Quark has announced two new initiatives it hopes will silence critics and bring its customers closer.

Company-watchers will be aware of a change in the company's approach to its business since new CEO Kamar Aulakh took the helm in February 2004. Former CEO Fred Ebrahimi at that time said: "Kamar has a profound vision that will lead Quark into the future."

Since then, Quark has released an update to XPress (6.1), reintroduced its QuarkAlliance program; presented heavily discounted education pricing schemes; become involved in several industry groups, once again increased its presence in the UK and has relaxed usage rights in order that XPress users can install and activate their software on a second computer at no additional charge.

Building bridges to customers, developers, publishers

Senior Quark executive Jurgen Kurz told Macworld in November 2003 of the company's plans to bridge the distance that is perceived to exist between Quark and its customers.

Yesterday, Quark announced a new initiative designed to improves its developer relations, allying itself with outsourcing company XTended Services to "reinvigorate the QuarkAlliance XTensions developer program". That firm will manage and market the program.

Hundreds of QuarkXPress XTensions modules are available commercially from third-party developers, and Quark periodically releases its own Xtensions. These add extra features and utilities to the company's core product.

Quark's senior vice president of marketing Susan Friedman said: "Our goal with this is to give our XTensions developers a stronger advocate within Quark and a more passionate team to evangelize XTensions software to our customers."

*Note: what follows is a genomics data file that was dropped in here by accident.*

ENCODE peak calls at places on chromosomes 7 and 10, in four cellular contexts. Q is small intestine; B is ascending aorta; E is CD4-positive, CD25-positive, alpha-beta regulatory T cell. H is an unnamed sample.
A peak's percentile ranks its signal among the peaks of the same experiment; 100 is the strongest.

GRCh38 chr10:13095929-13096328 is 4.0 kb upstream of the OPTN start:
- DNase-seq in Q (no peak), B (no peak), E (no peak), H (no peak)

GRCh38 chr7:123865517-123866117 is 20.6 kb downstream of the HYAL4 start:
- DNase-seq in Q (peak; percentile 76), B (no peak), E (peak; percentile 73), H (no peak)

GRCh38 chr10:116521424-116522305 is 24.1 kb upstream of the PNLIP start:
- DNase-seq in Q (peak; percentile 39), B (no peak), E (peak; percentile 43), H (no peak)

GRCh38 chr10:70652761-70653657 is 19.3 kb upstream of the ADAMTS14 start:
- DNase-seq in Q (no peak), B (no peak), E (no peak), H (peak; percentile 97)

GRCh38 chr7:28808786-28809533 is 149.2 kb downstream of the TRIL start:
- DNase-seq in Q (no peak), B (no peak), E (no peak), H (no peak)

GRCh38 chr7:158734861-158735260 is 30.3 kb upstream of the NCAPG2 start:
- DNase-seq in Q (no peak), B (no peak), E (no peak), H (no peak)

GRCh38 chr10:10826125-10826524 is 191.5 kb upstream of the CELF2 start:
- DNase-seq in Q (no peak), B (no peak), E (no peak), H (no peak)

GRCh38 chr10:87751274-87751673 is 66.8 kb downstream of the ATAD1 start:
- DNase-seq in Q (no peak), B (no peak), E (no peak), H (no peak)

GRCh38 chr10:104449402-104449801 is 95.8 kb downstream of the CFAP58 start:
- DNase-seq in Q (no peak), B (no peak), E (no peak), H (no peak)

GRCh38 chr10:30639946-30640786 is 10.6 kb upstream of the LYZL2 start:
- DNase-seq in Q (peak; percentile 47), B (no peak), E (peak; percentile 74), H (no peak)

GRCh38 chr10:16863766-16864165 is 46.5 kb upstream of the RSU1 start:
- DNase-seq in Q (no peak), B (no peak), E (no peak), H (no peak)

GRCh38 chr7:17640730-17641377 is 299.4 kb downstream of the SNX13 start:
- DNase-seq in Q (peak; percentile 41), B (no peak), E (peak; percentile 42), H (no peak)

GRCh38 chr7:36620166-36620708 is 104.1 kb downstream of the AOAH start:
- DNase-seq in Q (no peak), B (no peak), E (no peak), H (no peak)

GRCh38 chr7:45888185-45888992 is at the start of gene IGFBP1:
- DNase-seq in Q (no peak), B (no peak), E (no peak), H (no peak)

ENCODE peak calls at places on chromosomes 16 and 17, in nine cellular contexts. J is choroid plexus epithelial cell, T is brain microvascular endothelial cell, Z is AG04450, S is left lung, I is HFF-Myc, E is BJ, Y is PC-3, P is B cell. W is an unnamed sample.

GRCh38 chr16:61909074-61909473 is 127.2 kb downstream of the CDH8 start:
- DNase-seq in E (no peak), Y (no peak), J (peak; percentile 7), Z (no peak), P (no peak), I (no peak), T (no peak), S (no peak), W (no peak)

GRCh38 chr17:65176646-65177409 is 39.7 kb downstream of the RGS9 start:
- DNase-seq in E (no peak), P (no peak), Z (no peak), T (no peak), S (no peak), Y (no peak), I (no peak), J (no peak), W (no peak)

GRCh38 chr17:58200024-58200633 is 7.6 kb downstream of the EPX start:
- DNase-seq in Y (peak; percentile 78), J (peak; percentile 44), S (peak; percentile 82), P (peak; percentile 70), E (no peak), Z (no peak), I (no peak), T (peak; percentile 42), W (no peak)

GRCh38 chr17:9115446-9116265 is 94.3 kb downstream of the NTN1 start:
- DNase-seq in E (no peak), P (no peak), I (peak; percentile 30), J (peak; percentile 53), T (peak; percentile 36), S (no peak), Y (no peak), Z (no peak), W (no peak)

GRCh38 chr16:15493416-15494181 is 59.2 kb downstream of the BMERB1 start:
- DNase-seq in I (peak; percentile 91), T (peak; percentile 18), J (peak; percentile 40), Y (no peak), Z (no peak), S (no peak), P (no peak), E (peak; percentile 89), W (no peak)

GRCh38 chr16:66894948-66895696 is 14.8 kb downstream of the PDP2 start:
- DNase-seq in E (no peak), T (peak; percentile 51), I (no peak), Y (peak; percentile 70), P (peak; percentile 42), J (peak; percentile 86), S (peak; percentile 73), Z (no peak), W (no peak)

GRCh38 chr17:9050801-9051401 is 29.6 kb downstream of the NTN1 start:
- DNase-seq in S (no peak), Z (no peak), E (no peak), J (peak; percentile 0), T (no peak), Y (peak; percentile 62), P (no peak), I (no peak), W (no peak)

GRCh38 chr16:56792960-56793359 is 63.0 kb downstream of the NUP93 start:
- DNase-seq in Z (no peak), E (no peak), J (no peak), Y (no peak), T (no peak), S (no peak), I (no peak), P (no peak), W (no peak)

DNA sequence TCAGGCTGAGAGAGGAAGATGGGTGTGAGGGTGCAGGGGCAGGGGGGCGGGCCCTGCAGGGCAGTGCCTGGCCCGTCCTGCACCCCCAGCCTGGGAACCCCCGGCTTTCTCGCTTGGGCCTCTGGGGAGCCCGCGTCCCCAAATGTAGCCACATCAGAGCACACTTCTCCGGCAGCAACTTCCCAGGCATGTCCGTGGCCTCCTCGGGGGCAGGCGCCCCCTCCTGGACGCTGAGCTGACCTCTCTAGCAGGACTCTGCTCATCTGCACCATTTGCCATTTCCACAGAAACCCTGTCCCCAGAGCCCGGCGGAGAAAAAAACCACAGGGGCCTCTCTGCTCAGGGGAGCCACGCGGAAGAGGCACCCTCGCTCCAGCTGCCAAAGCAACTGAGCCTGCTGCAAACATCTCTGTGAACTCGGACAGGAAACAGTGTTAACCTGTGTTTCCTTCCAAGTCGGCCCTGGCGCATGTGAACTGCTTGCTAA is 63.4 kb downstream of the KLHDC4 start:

XTended Services president Cyndie Shaffstall said: "As we re-ignite the QuarkAlliance XTensions program, we intend to be vocal, accessible, and motivated in the pursuit of getting our developers' products released and into our customers' XTensions folders."

Future standards matter

In a technology-focused initiative, Quark has joined the Networked Graphic Production (NGP) group, a collection of leading print industry vendors.

That group's stated goals are to develop "systems that reduce cycle times, minimize errors, automate production, increase productivity and make graphic production easier to understand". This initiative is based on Job Description Format (JDF) and other open standards.

"Quark's membership demonstrates our commitment to using technologies built on open standards to improve the workflows of millions of customers. We're working with other vendors to integrate QuarkXPress more tightly with digital presses, prepress and workflow systems," said Quark vice president Cliff Kaplan.